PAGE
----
KAILUA-KONA — As founder of Symphony of Hope, Doug McClure knows what an instrument, a few songs, and a spotlight can do for any child.
He has seen the transformation that comes with putting violins in the hands of young people who want to improve themselves and their lives.
“The right song at the right time can really bring a lightning rod of attention for the kids,” McClure said. “It can really bring attention to them, their life and their life circumstances.”
McClure is giving that chance in the spotlight to 60 children on the Big Island as he teaches them to play the violin, forming the Symphony of Hope — Pacific.
The program was founded by McClure in association with Youth with a Mission (YWAM). McClure has started Symphony of Hopes previously in India, Papua New Guinea and Germany, and now his fourth branch is forming along the Kona Coast, stretching from the University of Nations campus in Kailua-Kona all the way south to Milolii.
The program on the Big Island is geared toward the Native Hawaiian youth and the youth of other Pacific island nations.
“We just started this, but it is so exciting for me to see the young people of the different Pacific island communities and to see them playing music together,” McClure said.
The symphony has already played on stage, right after its formation in November for the 40th anniversary celebration for the University of Nations in Kailua-Kona.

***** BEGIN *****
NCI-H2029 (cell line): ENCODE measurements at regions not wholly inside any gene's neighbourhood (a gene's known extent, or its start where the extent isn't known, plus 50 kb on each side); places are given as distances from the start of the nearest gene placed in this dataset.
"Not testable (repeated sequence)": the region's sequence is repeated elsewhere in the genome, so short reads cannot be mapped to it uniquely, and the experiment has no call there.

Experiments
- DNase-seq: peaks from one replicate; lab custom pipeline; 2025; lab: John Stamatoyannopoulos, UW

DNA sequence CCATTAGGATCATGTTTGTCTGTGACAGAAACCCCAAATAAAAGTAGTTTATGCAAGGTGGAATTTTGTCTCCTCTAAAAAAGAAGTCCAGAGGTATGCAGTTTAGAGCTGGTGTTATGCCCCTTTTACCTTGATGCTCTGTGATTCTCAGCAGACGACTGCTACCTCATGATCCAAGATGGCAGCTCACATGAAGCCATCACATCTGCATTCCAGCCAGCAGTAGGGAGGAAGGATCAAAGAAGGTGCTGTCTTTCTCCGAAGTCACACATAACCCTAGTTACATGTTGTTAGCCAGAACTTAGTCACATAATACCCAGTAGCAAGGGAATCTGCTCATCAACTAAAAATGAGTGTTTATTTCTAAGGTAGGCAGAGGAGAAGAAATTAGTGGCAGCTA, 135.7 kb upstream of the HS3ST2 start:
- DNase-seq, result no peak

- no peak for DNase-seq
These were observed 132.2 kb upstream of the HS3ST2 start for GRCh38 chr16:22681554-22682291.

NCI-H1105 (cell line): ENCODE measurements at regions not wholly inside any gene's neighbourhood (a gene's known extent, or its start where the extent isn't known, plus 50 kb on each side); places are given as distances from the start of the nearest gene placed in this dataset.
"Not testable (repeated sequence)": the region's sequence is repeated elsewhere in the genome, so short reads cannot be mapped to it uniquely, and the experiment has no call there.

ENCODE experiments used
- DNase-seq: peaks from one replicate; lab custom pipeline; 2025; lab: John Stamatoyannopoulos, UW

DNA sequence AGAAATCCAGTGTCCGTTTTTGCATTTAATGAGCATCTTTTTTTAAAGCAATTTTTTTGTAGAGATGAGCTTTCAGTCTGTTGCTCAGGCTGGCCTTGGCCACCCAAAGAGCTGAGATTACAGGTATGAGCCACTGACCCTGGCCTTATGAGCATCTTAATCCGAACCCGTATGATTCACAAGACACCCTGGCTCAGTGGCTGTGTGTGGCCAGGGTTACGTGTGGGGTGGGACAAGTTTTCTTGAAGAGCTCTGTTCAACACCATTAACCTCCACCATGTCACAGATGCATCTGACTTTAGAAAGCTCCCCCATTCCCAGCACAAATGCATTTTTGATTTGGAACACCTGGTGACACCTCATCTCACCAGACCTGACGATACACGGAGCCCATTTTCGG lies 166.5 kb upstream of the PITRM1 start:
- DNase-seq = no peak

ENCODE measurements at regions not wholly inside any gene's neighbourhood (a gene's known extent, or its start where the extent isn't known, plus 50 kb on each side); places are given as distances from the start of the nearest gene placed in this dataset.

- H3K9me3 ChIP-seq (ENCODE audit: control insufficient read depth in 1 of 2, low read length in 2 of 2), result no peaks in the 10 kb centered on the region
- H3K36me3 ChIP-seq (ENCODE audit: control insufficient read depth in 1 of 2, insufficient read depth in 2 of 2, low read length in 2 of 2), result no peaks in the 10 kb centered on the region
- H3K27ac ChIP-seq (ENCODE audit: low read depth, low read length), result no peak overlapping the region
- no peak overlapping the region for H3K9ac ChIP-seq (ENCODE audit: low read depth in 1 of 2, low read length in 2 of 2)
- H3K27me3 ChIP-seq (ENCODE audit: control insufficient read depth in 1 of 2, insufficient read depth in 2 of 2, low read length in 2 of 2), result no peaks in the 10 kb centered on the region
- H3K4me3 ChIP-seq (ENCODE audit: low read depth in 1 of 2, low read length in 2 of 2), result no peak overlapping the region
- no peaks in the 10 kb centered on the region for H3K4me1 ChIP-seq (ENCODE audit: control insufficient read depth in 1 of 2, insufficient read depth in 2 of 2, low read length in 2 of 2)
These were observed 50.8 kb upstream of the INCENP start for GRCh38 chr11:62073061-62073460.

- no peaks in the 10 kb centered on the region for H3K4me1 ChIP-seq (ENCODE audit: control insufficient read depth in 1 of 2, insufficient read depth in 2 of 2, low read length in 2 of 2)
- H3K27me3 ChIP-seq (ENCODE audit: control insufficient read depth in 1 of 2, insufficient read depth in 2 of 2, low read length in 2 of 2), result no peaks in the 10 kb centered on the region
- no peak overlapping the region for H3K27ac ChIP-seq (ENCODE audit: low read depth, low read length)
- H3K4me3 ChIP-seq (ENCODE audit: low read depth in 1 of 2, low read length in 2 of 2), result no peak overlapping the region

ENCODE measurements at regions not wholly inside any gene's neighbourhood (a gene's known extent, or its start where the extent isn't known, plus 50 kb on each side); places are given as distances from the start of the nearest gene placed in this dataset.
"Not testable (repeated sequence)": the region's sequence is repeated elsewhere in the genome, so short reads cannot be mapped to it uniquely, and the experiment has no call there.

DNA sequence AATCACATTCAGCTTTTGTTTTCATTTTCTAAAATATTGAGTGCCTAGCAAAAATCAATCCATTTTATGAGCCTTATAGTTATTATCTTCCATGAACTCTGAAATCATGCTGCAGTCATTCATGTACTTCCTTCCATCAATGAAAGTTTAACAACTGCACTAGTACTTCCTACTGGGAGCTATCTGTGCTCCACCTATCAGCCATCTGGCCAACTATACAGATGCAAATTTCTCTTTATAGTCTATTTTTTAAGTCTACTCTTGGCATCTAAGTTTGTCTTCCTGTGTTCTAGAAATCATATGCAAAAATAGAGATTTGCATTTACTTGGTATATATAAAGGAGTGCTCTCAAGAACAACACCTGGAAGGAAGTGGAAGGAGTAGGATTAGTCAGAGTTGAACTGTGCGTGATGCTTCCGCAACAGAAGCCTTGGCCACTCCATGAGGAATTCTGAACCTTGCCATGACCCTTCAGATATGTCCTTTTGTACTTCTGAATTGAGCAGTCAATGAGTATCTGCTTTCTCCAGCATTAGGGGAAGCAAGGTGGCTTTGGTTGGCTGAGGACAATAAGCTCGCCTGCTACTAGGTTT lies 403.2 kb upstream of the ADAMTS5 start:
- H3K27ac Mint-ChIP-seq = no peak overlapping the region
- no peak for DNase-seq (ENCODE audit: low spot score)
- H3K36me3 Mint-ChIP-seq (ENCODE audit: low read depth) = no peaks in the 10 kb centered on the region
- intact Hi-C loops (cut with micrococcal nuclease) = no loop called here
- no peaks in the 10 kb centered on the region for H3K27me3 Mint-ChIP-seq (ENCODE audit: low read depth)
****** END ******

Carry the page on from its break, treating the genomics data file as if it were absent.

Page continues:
But they are currently on track for something much bigger.
McClure said Symphony of Hope — Pacific received an open, verbal invitation from U.S. Vice President Mike Pence to play in Washington, D.C., the greatest stage yet for the Big Island keiki. They still have to learn a couple of songs to play — and practice, practice, practice — before they can take their trip, but the invitation is a reminder to the group that anything is possible through music.
At a Wednesday practice at University of Nations last month, a portion of the group gathered to learn to play the song “Hawaii Aloha,” also called “Ku‘u One Hanau.” The song is still in its beginning stages of development, but once the children master the song on the violin, it will be played in D.C.
“At the first performance, it was very exciting, but I also had butterflies in my stomach, so I was nervous,” said Sarai Tyson-Duar, a student at Kealakehe Intermediate School.
Building future leaders
While music seems like the main focus of Symphony of Hope, McClure said it’s only half his mission. Another component of the program is leadership development.
“It may sound strange, but I believe in labeling and name-calling,” McClure said. “Regularly, in class, I will call them names like ‘leaders.’ The kids will say, ‘I’m a leader.’ With music, you’re an ambassador to the nations of the world. So I call them leaders, I call them ambassadors, I call them world changers in class. And I believe that if I keep that in front of them all the time, eventually, they’ll begin to believe it.”
At his established Symphony of Hope programs around the world, McClure has seen the children he teaches come to believe in themselves as leaders. McClure said the Symphony of Hope — Germany played for Chancellor Angela Merkel, a far cry from where those in the group started before joining the symphony.